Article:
The Ohio Department of Insurance (ODI) recently issued Bulletin 2019-05 which provides guidance to insurance agents who wish to give promotional or advertising items to potential insureds or insureds in exchange for the opportunity to market insurance products. This bulletin supersedes, replaces and rescinds Bulletin 2009-13 which was issued in 2009 by then ODI Superintendent Mary Jo Hudson.
While the content of the updated bulletin is relatively the same as it had been in past years which generally provides that ODI does not interpret the offering of promotional and advertising items, or meals to be an unfair inducement provided the item does not exceed $50 and is not tied to the purchase of an insurance product, it does provide significant clarification for agents who want to hold contests, raffles and drawings.
The updated bulletin contains language to address contests, raffles and drawings that involve a prize in excess of $50. The bulletin clarifies that as long as the raffle or drawing is open to the general public where all participants are given a free chance to win, so long as it is not tied to the sale or solicitation of insurance and no purchase or renewal of insurance is required to enter, win, or claim the prize, it is not considered an unlawful solicitation or promotion even if the gift exceeds $50 in value. Bottomline: you can hold a contest, raffle or drawing with a prize that is worth more than $50 as long as it is open to everyone and participation is not contingent on the person obtaining a quote or purchasing or renewing a policy.
OIA routinely receives questions about rebating and inducements. If you have questions, contact Carolyn Mangas at email@example.com.
The Ohio Insurance Agents Association, Inc. (OIA) provides this information with the express understanding that 1) no attorney-client relationship exists, 2) neither OIA nor its attorneys are engaged in providing legal advice and 3) that the information is of a general character. You should not rely on this information when dealing with personal or professional legal matters; rather, seek legal advice from retained legal counsel.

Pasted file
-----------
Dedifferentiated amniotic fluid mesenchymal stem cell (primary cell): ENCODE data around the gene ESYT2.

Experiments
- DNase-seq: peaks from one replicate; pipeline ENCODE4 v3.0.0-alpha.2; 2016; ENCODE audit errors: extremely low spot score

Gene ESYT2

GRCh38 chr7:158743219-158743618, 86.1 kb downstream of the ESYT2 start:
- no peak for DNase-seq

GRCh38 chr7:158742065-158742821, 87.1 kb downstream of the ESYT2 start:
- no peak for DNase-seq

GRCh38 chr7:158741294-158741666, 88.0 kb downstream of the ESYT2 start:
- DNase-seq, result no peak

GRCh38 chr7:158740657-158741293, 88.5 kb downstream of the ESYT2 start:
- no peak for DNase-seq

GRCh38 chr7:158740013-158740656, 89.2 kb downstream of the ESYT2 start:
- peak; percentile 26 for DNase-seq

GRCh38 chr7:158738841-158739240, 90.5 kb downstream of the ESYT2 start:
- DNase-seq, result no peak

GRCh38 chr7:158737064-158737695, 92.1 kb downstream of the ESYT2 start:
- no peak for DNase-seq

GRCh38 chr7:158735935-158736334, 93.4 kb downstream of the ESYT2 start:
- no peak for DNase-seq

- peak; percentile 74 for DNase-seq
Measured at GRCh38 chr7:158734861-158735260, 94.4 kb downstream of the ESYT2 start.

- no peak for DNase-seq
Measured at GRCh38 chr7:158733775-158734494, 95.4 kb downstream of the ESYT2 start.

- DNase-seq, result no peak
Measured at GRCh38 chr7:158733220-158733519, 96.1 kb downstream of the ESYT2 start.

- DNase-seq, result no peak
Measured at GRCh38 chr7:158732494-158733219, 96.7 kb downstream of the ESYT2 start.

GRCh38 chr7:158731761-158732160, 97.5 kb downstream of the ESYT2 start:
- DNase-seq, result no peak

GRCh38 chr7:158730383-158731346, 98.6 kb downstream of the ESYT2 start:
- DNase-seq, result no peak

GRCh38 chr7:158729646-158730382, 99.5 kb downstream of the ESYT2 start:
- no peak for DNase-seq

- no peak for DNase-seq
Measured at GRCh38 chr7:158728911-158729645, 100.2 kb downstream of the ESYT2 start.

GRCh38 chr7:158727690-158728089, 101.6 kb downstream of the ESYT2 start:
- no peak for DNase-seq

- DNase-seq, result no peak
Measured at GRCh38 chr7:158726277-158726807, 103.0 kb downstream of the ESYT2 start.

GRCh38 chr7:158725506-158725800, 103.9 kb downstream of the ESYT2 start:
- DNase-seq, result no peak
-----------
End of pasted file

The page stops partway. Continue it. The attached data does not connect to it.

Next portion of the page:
A few days before his official swearing in, Gov. DeWine made appointments to fill nearly his entire cabinet. All cabinet appointees are new to their roles, with the exception of Jillian Froment, who DeWine reappointed to continue to serve as the Director of the Ohio Department of Insurance.
Director Froment has spent the past eight years at the Ohio Department of Insurance in several high-level positions including Assistant Director, Chief Administrative Officer and Deputy Director. In May of 2017, Gov. Kasich appointed her Director.
In addition to serving as the head of ODI, Froment serves in prominent leadership roles for two national insurance organizations focused on consumer protection and the modernization of state insurance regulation. In November, it was announced that she was re-elected chair of the Interstate Insurance Product Regulation Commission as well as secretary-treasurer of the National Association of Insurance Commissioners Midwest Zone.
Gov. DeWine also appointed Stephanie McCloud to head the Ohio Bureau of Workers’ Compensation. McCloud is a veteran executive with a diverse background that includes 20 years of experience in public administration and workers' compensation. She most recently served as senior vice president at Sedgwick Claims Management Services while managing her private Columbus law firm, McCloud Law LLC.